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Intro to GraphQL

A look at the core concepts of Facebook's API query language

When I first heard about GraphQL, I was unconvinced about its usefulness or applicability to the way I write web applications. I had a good grap on RESTful API design and implemenation, and GraphQL didn't seem like something I'd really "need". Having had a bit more exposure to GraphQL, though, I'm really starting to see a lot of the benefits of the technology. In this post, I'll try to outline some of the core concepts of GraphQL, and to explain the problems it seeks to solve.

What is it?

Here's what the official GraphQL website has to say:

GraphQL is a query language for APIs and a runtime for fulfilling those queries with your existing data. GraphQL provides a complete and understandable description of the data in your API, gives clients the power to ask for exactly what they need and nothing more, makes it easier to evolve APIs over time, and enables powerful developer tools.

Let's break this down into pieces and elaborate a little bit.

A Query Language

GraphQL is a query language much like SQL that allows clients or consumers of your API to request the data they need. Much like you'd SELECT * from some database table, you can run GraphQL queries and specify fields you'd like returned. The syntax of GraphQL looks a lot like JSON with only the left hand side filled in.

query getUser {
  user(id: 1) {
    email
    firstName
    lastName
  }
}

Self Documenting and Versionless

At the heart of any GraphQL API is a strongly typed schema representing all of your data types, relationships, and queries. This schema serves as an annoted source of documentation around all operations and fields defined by your API. GraphQL also has first class support for gracefully deprecating specific fields and queries, so you can iterate on your API without disrupting your client applications.

Powerful Developer Tools

One of the biggest reasons I've boarded the GraphQL hype train is graphiql, an in-browser IDE for GraphQL APIs. Graphiql provides an extremely compelling development experience for exploring, working with, and developing GraphQL APIs. I cannot understand how much of a pleasure this application is to work with. Seriously, graphiql alone is make recommending GraphQL for your next API seem reasonable.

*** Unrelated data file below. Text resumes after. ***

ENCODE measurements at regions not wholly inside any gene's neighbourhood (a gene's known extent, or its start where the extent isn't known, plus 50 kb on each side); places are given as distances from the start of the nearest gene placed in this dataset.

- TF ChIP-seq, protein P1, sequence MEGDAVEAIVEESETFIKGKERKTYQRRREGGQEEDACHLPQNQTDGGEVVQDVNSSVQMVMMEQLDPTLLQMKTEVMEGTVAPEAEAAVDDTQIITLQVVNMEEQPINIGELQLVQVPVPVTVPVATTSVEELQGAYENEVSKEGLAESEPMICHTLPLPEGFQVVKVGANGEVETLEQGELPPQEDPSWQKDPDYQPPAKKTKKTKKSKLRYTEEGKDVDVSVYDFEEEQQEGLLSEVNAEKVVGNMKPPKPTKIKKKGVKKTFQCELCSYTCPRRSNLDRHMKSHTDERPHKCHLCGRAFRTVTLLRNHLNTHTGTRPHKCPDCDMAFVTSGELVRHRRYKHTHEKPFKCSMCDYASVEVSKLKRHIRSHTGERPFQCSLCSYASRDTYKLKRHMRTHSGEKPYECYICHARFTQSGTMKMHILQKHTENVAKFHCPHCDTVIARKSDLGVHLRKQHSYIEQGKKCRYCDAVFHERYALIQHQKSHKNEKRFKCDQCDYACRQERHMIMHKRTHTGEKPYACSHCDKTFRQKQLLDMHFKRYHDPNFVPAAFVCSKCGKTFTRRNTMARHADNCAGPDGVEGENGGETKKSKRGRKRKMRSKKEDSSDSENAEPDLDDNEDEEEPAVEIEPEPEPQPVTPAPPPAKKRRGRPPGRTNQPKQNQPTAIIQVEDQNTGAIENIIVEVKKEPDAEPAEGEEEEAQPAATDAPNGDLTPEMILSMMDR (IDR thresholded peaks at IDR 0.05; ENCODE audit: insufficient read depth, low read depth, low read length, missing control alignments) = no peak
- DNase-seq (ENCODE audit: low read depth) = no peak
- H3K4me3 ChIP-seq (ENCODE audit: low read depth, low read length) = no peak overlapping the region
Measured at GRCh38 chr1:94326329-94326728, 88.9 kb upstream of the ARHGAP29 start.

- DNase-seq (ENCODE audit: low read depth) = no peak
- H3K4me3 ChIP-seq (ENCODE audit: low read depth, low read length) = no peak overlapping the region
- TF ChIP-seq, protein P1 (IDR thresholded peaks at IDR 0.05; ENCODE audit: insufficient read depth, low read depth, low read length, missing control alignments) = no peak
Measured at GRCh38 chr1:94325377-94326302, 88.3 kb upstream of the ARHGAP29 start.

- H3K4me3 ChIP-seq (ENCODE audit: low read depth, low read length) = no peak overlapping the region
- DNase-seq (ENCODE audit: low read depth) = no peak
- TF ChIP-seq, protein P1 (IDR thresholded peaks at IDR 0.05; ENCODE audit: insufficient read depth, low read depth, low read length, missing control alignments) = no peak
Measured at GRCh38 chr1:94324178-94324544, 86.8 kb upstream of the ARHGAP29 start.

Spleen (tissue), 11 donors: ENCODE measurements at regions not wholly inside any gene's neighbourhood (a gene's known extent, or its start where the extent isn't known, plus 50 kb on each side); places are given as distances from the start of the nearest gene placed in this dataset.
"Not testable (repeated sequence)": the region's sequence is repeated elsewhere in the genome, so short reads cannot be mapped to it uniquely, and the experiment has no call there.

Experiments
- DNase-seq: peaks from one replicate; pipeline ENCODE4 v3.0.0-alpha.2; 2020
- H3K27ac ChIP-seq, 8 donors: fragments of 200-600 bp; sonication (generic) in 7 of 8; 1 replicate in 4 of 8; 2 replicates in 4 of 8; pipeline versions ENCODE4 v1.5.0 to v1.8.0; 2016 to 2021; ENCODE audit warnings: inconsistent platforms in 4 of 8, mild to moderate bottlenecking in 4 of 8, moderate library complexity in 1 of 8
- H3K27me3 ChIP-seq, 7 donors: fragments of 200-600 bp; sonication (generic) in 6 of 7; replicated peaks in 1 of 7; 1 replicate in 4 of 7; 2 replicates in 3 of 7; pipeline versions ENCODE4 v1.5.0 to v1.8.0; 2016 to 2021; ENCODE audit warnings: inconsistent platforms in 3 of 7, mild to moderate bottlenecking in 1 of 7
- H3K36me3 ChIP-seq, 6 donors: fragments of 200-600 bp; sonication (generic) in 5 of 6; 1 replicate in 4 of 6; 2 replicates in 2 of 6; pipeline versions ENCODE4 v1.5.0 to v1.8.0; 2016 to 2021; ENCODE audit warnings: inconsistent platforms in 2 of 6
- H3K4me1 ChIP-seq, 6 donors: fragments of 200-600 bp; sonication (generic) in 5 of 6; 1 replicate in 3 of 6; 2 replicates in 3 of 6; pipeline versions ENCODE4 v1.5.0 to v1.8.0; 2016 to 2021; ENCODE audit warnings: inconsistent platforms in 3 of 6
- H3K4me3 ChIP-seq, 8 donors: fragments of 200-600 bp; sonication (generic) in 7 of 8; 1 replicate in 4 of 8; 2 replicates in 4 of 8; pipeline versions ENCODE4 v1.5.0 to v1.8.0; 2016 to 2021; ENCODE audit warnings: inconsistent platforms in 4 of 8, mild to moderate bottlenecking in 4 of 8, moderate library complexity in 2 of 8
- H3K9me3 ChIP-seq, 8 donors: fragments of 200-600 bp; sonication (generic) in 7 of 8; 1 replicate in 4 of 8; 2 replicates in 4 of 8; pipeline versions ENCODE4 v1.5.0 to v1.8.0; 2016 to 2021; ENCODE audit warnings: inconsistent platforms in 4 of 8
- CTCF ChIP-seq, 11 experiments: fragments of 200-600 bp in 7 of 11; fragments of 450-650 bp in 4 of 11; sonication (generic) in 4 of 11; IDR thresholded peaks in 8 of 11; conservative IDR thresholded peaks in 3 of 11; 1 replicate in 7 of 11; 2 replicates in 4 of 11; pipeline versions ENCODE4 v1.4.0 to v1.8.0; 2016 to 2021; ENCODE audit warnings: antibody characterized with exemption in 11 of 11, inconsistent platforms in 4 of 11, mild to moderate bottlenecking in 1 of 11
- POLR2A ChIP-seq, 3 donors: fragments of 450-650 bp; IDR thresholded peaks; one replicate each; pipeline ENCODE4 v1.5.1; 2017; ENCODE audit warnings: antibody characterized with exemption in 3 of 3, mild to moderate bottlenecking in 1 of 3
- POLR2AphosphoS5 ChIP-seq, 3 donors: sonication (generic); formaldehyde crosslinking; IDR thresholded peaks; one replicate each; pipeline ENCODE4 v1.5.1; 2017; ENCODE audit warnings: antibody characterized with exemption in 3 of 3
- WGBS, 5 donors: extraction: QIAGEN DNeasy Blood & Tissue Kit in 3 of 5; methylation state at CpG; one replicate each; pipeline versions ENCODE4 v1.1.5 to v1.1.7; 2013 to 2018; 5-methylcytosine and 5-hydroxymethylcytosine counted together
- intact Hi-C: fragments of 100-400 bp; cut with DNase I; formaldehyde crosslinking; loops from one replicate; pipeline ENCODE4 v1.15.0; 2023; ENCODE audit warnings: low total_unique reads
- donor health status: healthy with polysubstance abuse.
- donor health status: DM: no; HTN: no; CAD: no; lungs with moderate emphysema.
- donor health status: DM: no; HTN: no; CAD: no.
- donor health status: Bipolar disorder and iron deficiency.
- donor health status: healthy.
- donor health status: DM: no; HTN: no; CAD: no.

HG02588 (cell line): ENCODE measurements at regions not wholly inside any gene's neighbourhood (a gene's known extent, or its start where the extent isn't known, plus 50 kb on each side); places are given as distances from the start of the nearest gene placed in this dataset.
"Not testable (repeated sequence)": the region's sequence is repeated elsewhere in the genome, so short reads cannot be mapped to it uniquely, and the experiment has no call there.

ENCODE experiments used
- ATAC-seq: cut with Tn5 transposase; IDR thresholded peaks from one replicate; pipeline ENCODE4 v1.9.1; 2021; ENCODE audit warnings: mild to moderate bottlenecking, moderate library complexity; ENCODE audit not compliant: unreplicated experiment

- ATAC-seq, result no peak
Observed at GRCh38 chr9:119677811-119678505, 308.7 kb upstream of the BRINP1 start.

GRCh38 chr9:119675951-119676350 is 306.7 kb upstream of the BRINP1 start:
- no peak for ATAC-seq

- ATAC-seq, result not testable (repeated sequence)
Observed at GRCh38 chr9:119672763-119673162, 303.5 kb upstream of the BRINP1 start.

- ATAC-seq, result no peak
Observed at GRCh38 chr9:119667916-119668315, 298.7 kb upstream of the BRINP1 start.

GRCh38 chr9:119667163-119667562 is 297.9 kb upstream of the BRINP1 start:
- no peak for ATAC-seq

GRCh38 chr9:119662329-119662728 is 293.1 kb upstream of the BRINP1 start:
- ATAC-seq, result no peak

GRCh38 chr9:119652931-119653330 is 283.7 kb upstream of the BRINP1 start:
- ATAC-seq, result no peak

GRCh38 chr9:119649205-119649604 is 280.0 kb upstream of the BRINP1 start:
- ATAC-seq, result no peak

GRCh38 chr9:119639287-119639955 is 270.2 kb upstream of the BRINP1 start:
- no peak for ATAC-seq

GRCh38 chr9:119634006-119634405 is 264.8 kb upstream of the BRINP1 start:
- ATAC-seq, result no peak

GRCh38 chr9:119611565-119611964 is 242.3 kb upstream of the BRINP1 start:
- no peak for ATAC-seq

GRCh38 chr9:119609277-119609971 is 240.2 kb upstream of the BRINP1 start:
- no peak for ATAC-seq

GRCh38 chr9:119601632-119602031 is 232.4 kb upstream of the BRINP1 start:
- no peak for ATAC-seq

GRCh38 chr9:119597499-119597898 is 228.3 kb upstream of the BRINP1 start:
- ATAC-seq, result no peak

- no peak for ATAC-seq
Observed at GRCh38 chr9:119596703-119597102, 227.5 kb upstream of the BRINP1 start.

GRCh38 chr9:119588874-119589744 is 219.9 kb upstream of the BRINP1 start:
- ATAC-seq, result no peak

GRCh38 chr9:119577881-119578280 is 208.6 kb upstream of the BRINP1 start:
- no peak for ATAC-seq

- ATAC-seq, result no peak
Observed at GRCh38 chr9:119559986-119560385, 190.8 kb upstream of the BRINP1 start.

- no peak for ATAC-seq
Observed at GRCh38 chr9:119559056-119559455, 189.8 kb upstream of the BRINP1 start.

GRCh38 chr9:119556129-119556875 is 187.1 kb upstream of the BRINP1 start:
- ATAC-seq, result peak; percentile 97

Why does it exist?

One of the things I think developers often gloss over when presenting or exploring new technology is the "why" behind the technology. Knowing what problems a language or library exists to solve or what it seeks to improve are powerful tools in understanding the technology itself.

GraphQL's primary purpose is to reduce the number of network calls required to interface with your API. If you've ever worked with an API that required you to make one request, and then to use some data from that response to make another N requests, this is a problem GraphQL seeks to solve. By allowing clients the ability to request nested data structures or even run multiple queries in a single request, network overhead can be grealy reduced. In today's landscape of mobile devices and potentially limited network connectivity, reducing network overhead is crucial for providing a globally high quality experience in your applications.

Now, you might be saying "wasn't this possible with REST before?" and you'd be right about that. Yes - it has been possible to provide nested data structures and sparse field sets with REST using headers or query strings or unique endpoints. However, that's just the issue. Any time a new requirement arises around data structure or response format, it requires developing a new endpoint or implementing a new query string. This introduces friction and implementation cost to your API and your clients. By using a GraphQL schema, you can allow your clients to define their data requirements on their own, and avoid friction in the form of custom endpoints and parameters.

GraphQL also reduces friction around API versioning and deprecation. Rather than maintaining multiple API versions, you can use GraphQL's deprecated directive to provide your clients with a warning and descriptive message when fields are deprecated. This is much more graceful than managing API documentation or actively supporting multiple API versions. You can also add entirely new fields and relationships without disrupting existing clients, since their queries will continue to work as expected regardless of new fields, types, or queries existing.

Core Concepts

Now that we've got some background on GraphQL, it's time to dive into the core concepts that drive it.

Types